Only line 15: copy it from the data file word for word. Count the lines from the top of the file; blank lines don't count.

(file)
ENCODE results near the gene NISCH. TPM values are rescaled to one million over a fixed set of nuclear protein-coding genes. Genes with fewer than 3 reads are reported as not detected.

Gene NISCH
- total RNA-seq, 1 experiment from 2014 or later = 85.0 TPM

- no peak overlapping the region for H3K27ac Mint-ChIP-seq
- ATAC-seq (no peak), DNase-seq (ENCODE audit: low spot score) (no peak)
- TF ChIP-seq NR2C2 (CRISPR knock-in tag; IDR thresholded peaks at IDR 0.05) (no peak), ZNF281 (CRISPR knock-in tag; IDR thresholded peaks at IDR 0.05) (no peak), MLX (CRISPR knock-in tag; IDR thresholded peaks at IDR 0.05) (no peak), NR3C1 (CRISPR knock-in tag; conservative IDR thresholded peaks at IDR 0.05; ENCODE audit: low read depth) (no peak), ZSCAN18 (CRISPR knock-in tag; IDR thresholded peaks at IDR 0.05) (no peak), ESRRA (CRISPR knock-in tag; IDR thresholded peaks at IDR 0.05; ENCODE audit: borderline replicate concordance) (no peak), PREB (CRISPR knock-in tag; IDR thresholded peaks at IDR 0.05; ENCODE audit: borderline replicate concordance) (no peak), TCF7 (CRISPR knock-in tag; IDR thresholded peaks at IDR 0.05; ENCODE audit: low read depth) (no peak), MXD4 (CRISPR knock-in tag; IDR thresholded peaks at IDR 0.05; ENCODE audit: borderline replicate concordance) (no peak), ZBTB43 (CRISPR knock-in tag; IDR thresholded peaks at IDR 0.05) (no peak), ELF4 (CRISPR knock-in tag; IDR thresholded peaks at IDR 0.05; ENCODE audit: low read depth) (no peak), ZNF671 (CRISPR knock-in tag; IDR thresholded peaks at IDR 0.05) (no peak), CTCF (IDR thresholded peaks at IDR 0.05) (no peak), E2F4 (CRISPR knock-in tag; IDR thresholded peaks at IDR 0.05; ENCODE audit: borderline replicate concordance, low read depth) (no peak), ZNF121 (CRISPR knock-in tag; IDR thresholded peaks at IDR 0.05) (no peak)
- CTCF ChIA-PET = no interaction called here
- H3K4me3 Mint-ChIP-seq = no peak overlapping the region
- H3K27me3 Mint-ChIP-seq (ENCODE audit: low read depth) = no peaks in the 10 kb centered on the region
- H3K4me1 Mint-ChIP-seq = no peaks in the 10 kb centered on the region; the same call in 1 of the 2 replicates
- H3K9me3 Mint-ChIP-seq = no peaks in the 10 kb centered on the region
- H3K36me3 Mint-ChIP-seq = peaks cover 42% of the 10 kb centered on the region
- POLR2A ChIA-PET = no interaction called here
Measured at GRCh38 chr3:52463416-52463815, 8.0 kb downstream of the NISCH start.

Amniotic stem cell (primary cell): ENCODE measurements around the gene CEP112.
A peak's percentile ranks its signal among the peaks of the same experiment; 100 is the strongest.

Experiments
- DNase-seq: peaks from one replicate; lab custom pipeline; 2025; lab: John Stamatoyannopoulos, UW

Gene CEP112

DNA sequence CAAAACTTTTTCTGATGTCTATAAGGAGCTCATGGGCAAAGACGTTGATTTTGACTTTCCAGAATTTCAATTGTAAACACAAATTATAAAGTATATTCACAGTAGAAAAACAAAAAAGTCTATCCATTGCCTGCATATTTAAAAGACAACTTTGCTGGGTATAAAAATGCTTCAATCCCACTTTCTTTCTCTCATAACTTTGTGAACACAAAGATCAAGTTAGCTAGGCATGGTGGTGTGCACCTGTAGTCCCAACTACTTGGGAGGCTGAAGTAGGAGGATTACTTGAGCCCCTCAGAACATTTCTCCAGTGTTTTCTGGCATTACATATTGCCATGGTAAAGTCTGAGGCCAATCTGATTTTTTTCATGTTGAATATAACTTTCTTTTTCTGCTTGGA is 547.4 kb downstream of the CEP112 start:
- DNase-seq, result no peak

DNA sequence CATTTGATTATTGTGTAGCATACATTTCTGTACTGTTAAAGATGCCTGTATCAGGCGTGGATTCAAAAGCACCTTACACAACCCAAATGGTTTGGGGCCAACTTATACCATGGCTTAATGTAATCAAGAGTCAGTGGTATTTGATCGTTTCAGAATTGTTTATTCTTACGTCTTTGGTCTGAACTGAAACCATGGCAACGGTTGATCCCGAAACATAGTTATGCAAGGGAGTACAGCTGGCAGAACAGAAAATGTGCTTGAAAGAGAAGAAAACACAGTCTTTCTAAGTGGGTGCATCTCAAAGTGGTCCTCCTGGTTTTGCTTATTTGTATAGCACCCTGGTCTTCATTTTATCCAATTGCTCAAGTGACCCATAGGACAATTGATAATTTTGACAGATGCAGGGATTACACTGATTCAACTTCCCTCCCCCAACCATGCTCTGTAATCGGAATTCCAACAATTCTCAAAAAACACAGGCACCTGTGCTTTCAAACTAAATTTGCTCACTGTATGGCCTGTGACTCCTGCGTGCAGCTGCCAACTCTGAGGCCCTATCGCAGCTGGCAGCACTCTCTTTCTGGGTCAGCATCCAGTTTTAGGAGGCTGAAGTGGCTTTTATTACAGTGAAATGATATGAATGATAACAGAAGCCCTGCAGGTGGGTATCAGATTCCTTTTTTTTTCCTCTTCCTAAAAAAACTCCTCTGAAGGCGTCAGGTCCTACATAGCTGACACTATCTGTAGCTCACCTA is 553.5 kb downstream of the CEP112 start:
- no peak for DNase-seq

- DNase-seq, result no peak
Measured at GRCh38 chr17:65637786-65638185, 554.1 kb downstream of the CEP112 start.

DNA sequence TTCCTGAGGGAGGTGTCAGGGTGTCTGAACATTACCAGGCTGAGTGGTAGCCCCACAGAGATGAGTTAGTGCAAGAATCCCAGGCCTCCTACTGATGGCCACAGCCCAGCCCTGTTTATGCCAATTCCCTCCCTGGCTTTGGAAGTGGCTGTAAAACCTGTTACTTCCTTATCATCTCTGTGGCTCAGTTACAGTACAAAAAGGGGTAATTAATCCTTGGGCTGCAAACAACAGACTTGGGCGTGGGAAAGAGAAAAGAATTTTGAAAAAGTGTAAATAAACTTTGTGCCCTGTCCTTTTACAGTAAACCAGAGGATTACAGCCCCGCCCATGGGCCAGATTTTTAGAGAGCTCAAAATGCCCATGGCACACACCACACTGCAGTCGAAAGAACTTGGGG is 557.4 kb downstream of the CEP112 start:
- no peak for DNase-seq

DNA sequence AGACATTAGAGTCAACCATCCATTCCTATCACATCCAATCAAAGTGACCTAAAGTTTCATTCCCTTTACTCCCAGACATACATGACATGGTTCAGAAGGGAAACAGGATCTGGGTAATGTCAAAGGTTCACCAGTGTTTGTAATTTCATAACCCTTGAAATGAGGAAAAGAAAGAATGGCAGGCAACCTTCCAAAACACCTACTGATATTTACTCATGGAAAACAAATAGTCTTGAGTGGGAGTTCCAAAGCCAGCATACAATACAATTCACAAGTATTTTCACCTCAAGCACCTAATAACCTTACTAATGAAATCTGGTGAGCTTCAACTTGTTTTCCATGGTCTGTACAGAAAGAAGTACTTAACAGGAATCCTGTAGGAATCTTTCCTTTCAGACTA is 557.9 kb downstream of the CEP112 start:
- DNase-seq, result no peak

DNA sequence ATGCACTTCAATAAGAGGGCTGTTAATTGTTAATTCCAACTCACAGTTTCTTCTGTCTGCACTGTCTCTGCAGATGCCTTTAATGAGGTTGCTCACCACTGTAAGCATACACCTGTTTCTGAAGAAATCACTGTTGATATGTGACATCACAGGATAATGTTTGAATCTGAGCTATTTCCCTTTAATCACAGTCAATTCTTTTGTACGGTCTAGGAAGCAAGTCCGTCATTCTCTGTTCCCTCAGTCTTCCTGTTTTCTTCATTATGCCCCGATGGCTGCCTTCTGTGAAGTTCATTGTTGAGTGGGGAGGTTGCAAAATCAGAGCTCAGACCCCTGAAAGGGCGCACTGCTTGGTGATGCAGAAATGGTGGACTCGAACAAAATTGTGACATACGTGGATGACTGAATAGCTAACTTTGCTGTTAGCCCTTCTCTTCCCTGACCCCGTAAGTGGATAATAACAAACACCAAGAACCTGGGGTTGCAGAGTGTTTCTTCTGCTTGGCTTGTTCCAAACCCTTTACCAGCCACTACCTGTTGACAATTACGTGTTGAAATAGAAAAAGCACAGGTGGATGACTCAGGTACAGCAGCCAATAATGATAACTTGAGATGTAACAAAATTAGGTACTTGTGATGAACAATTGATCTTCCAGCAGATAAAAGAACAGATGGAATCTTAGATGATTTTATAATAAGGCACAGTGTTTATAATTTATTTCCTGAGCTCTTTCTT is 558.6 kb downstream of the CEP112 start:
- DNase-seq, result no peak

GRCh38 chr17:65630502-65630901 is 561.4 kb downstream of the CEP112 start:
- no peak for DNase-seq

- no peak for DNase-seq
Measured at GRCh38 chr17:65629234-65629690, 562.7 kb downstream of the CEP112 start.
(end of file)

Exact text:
Amniotic stem cell (primary cell): ENCODE measurements around the gene CEP112.